IDFs are Obsolete; Go Open Architecture

Open architecture AAVUL portfolios outperform while keeping you, the advisor, in charge.

IDFs Fail the AAVUL Mandate;

Open Architecture Prevails

An AAVUL policy is the most profoundly capable wealth planning tool available to you for your HNW, high-income clients (the clients that drive your advisory firm’s profitability; the clients every competitor wants to steal).

Insurance Dedicated Funds (IDFs) often fail in providing portfolio returns to take advantage of AAVUL’s many benefits, especially its tax-free structure.

When you’re in charge, an open architecture portfolio (using your preferred investments and portfolio structure) is far more likely than IDFs to generate compounding profits within the policy (lasting decades).

Cross the Chasm

A detailed IDF review with numerous “first-of-its-kind” analysis.

Learn about AAVUL portfolio and investing, including a client game plan in our e-book.

Piercing the Tax Shield

There are two ways to pierce AAVUL’s tax shield:

1) Failure to satisfy a legally mandated minimum diversification formula, and/or

2) The policy-owner gives evidence that he or she controls the investment decisions in the portfolio (i.e. “the investor control doctrine”).

Executing Weber's Boundaries Through Technology

Learn about AAVUL’s legal and regulatory foundation and how investing and compliance technology transforms both the AAVUL portfolio (open architecture) and your role (the portfolio's builder, manager, and monitor).

Download the e-book and its associated infographic or visit our Legal View page for more information.

IDFs Defined:

An insurance dedicated fund (IDF) is a special purpose investment vehicle just for insurance variable contracts (annuities and variable universal life).

An IDF investment strategy is a clone of another non-insurance vehicle (i.e. the “mother strategy”), predominately hedge funds.

However, each IDF must have its own seed capital, legal structure, tax filings, audit, operations, fees, custody, and, especially important to attract new investors, its own investment track record.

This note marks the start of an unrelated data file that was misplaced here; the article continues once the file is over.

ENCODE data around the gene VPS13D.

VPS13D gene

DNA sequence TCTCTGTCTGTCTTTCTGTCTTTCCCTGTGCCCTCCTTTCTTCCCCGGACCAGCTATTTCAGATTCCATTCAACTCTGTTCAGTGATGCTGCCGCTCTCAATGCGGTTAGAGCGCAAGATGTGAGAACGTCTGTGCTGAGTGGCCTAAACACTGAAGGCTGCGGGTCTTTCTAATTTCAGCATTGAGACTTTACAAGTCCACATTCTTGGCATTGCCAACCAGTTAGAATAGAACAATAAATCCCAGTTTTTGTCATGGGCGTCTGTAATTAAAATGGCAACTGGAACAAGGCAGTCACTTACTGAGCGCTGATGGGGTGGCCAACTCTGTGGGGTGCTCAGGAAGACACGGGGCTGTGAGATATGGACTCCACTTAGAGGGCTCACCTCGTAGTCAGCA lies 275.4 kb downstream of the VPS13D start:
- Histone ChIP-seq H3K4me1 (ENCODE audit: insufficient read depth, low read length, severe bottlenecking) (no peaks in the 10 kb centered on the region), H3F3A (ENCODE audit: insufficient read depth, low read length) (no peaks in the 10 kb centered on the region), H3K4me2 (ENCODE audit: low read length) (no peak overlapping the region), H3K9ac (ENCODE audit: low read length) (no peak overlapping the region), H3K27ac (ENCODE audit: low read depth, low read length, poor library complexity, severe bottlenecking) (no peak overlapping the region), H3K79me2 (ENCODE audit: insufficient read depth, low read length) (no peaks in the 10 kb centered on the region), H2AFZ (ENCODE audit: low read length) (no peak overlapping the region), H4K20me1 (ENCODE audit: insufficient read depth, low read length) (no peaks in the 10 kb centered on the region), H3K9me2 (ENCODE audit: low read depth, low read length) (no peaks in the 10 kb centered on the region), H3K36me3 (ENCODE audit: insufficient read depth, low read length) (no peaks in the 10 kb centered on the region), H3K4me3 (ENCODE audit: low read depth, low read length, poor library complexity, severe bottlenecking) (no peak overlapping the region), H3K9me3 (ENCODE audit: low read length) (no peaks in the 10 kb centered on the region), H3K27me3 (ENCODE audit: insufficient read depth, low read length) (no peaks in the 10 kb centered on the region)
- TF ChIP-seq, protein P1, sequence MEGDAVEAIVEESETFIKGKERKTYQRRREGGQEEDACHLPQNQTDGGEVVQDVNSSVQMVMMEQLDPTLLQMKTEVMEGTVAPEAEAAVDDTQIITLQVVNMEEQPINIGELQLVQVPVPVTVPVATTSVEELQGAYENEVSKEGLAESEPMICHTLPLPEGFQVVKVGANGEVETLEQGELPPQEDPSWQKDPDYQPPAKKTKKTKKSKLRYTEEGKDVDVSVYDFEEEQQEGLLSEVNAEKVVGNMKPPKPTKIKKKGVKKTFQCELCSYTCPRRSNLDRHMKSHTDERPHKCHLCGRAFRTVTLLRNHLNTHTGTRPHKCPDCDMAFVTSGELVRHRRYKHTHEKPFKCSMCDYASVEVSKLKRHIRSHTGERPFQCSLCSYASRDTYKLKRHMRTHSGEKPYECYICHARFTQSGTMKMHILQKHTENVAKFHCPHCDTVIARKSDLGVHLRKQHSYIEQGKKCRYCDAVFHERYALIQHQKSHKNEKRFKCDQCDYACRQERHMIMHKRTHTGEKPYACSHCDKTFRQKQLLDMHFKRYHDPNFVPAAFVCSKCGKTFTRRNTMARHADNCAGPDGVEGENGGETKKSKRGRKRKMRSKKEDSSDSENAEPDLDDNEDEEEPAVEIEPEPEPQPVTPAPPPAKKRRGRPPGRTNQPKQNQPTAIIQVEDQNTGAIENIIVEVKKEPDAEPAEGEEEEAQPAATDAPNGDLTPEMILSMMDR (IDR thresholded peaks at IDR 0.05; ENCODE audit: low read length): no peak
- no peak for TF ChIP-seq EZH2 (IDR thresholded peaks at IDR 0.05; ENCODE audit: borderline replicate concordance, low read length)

IDFs Don’t Solve for Investor Control

IDFs – or other, similar options such as LLCs or single manager insurance company separate accounts – don’t do anything by themselves to solve for investor control exposure.

The tax shield can be pierced (and tax benefits lost plus possible penalties).

Investor control is not a structural issue, but one focused solely on the policyowner’s unique “facts and circumstances”.

IDFs Are Not a Fiduciary Portfolio

A single IDF is not a portfolio according to the fiduciary definition.

An IDF structure violates a number of longstanding portfolio construction principles, the principles used by fiduciary advisors like you when building, managing, and monitoring client portfolios.

  • Concentration Risk

  • Asset Class Structural Risk

  • Style Risk

  • Manager Risk

  • High Investment Costs

  • Limited Investment Histories

These fiduciary violations reveal themselves in the universe of IDFs delivering substandard risk control measures compared to a blended 50%/50% fixed income to equity benchmark.

Source:  Advisable Wealth Engines

Don’t Know? Don’t Offer

You won’t offer investments to your clients that you don’t understand.

(Source: 2016 Jefferson National “Annual Advisor Authority”)

With so many fiduciary compromises when using IDFs, few advisors are willing to accept the liability exposure that results, even with AAVUL’s many benefits.

Open Architecture for the Fiduciary Advisor

Open architecture, optimized AAVUL portfolios are a no-compromises, straight-line application of your fiduciary mandate.

To compare IDFs to open architecture/optimized portfolios, this scenario is used:

1) A HNW, high-income client in the 35% federal/state blended
tax bracket

2) AAVUL policy expenses averaging 1.5%


What percent of the two portfolio structures – IDFs vs. Open Architecture/Optimized – achieve at least a 4.29% portfolio return?

This is the return that produces at least a breakeven tax shield benefit ($1 of policy expenses = $1 of tax shield savings).

Note: a return greater than 4.29% leads to a policyowner profit (i.e. tax savings > policy expenses); less than 4.29% results in a policyowner loss (i.e. policy expenses > tax savings)


Fiduciary-based portfolios roundly outperform IDFs (which are concentrated and unoptimized investments).

Source: Advisable Wealth Engines

Source: Advisable Wealth Engines

Note:  the only optimized portfolios that failed to reach the target AAVUL profit level (4.29%) had conservative mandates with high concentrations in treasuries and TIPS; the 3 balanced and 3 aggressive diversified portfolios all exceeded